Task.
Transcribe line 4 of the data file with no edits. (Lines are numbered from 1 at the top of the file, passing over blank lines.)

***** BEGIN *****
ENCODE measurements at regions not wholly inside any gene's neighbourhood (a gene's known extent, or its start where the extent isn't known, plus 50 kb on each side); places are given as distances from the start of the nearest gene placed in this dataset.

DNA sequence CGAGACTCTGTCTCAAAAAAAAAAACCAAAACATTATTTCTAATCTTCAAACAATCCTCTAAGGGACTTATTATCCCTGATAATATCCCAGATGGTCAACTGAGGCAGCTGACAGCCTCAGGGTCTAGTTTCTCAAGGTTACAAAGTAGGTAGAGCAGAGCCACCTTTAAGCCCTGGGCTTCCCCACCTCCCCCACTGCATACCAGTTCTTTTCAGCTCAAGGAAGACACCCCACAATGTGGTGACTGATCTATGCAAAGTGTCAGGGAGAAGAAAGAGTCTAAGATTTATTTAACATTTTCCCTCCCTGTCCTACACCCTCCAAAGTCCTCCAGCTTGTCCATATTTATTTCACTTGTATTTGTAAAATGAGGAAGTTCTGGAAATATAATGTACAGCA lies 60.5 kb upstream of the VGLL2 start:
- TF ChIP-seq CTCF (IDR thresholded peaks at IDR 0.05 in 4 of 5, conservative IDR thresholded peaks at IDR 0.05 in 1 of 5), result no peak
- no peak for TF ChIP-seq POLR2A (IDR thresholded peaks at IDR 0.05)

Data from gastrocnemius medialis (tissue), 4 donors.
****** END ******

- no peak for TF ChIP-seq POLR2A (IDR thresholded peaks at IDR 0.05)